Uber – a taxi service with a fab app – was born in San Francisco in 2010. By 2014 it had spread to 290 cities and had 8 million users worldwide. It’s primarily a city service, you don’t find Ubers in rural Britain yet. Ubering it home may seem like a great addition to our life, but look close and you’ll see why it’s a mighty bad habit for London. Words from Nicola Baird (see www.nicolabaird.com for more info about my books and blogs).
|December fog, 2016, over Finsbury Park.|
You’ll always remember your first Uber. Mine was a rainy night journey from Shoreditch to East London to a place my work colleague claimed was the ultimate cocktail bar. Turns out he was right (it’s the Bonneville Tavern, E5). We arrived at 10.30pm for a night of Twinkles. By the time I wanted to get home it was past midnight, the traditional hour that public transport parks up for the night. Another Uber ride was offered… but when I wobbled into the street I noticed a bus stop right by the bar. And there was at least one night bus that could take me all the way to my Finsbury Park home, and it was due in just10 minutes (admittedly not Uber’s two). When the bus blazed up I paid with my oyster - as painless, and habit-forming, as paying with the Uber app.
There was no one else on the 253 for a couple of stops, bar the driver. Perhaps everyone else took an Uber home? They might have done as last April it was worked out that every week in London 60,000 people download Uber on to their phone. I’ve been slow to this party, but did put “Sign up to Uber” on my 2017 new year’s resolution list.
Except I’ve changed my mind, because super-convenient Uber – with at least 25,000 drivers and 1.8 million users here in London - is a big part of the London transport problem. Not least because Uber’s target for London was 46,000 drivers (2016, not yet met). How's that taking polluting vehicles off our roads? And what does it mean for traffic levels on the main roads which ought to be bus super highways, but are all too often traffic jams.
FACTS & FIGURES (2015-16)
Tube – 1.34 billion customers annually. Info.
Bus – 9,300 vehicles operating on 675 routes. Info.
Bus - More than 2 billion journeys made in London during 2015-16 Info.
|Black cab driver Ray Coggin is interviewed on Islington Faces, see link.|
I didn’t get it at first. When I saw the black cab drivers blocked the roads around Southwark tube and City Hall in protest against UberX, I thought the old boys in their big black diesel cabs (eye-wateringly expensive and rarely with a card machine) clearly didn’t like the competition new technology brings.
It wasn’t until I watched Episode 4 of Netflix’s The Crown, spellbound by the 1952 Great Smog of London and suddenly began to make the connections. It’s thought that 12,000 people died as a result of those three foggy days, many as a result of the damage done to their lungs by the air pollution (a thick yellow sulphoric-tasting smog).
The resulting Clean Air Act of 1956 is probably the birth of the modern environmental movement. But 60 + years on our lovely London is still polluted. The difference is that we can’t see what’s toxic.
In fact London’s air quality is so compromised by vehicle pollution from diesel fuel that its annual limit was broken just five days into the new year. That’s why there will be 9,500 early deaths in London during 2017. And a lot of suffering: think asthma, cancer and even increasing numbers of dementia and Alzheimers’ diagnosis.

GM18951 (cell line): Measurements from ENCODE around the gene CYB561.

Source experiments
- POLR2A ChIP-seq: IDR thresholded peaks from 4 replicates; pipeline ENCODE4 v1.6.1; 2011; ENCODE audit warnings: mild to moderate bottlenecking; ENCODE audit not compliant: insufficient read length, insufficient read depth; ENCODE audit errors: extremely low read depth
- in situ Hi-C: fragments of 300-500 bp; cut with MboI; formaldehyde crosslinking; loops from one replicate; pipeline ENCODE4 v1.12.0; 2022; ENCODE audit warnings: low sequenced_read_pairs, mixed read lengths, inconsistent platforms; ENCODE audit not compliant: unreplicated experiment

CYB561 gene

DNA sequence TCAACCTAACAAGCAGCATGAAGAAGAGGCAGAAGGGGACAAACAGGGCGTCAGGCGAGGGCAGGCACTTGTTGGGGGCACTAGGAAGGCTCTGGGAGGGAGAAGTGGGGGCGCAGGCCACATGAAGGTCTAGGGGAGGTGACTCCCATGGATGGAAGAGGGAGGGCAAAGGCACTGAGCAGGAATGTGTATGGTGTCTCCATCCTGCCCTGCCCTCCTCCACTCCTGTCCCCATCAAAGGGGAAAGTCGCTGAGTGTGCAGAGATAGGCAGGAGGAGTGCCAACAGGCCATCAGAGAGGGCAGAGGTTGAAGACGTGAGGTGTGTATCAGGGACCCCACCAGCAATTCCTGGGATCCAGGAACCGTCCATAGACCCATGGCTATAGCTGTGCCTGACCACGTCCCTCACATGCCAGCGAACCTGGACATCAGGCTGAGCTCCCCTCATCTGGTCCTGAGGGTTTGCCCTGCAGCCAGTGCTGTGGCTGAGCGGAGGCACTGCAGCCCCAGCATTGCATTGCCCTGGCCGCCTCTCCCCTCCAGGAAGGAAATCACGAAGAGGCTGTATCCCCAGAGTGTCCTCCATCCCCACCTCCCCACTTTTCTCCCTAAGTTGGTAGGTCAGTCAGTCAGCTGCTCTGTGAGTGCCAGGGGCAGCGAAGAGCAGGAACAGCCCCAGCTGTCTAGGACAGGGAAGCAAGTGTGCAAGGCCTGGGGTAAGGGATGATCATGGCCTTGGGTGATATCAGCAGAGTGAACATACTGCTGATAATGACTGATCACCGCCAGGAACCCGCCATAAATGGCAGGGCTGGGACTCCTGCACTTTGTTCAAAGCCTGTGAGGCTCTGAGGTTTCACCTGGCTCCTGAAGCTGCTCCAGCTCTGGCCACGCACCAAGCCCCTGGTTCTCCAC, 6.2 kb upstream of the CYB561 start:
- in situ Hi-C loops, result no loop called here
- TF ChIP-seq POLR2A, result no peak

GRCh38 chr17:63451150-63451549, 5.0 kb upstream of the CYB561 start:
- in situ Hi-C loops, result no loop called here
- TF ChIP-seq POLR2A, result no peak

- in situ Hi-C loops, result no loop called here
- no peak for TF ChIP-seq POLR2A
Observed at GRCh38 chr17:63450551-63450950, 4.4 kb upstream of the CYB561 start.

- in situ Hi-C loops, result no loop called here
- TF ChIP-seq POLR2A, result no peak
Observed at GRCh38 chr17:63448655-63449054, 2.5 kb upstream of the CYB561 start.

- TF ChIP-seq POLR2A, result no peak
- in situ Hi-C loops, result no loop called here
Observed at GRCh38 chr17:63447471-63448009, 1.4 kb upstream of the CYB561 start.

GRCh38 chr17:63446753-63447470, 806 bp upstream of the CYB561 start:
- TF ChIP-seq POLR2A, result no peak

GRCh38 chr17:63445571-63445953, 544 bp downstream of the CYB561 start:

|Hot air balloon murals at Finsbury Park tube station.|
I’ve watched my London-raised younger daughter – and her school friends – wheeze with asthma. I’ve seen my mum cope with lung cancer surgery. You’d think there’s nothing harder than trying to help someone breathe when they cannot. But there is, and it’s being brave enough to do something about the toxic air pollution that’s blighting London.
As more than 90 per cent of Londoners live within 400 metres of a bus stop it’s a shame that the London bus fleet (9,300 vehicles) is still mostly diesel-powered. Even if all London's buses were electric - it doesn’t totally resolve the pollution problem. Nor does having an electric car (and we know the win of free parking in central London and not having to the pay the Congestion charge etc).
Only walking and cycling are properly clean ways of getting around our dirty city.
Now when a journey seems too far, and taking a bus or tube too inconvenient, Uber maths takes over. Unfortunately when it comes to cleaning up London’s air quality Uber is a far bigger part of the transport problem than you’d think. Here’s why: not only does a handy Uber ride encourage us to take a car, it is also taking passengers off the bus and tube network – and away from Tfl which does at least have motivation to clean up London. If travel numbers go down then buses will get parked. Night services withdrawn. Permanently. Without an alternative guess what will happen to Uber fares if there’s no competition? (Answer: fares will go up). And London’s ability to crack down on vehicle pollution will lose direction.
Anything from San Francisco arrives with a buffer around it implying it’s clean, modern, right-on, hip. And yes it’s certainly meeting our lazy genes’ needs.
But if you want London’s air safe to breathe it’s not smart to be an Uber addict. 2017 is the year to step out of the car and say: Uber is not the best way to get wherever you’re going. It’s just another way of messing up London’s already toxic air.
- · Useful info about Uber (critical, but admiring) see: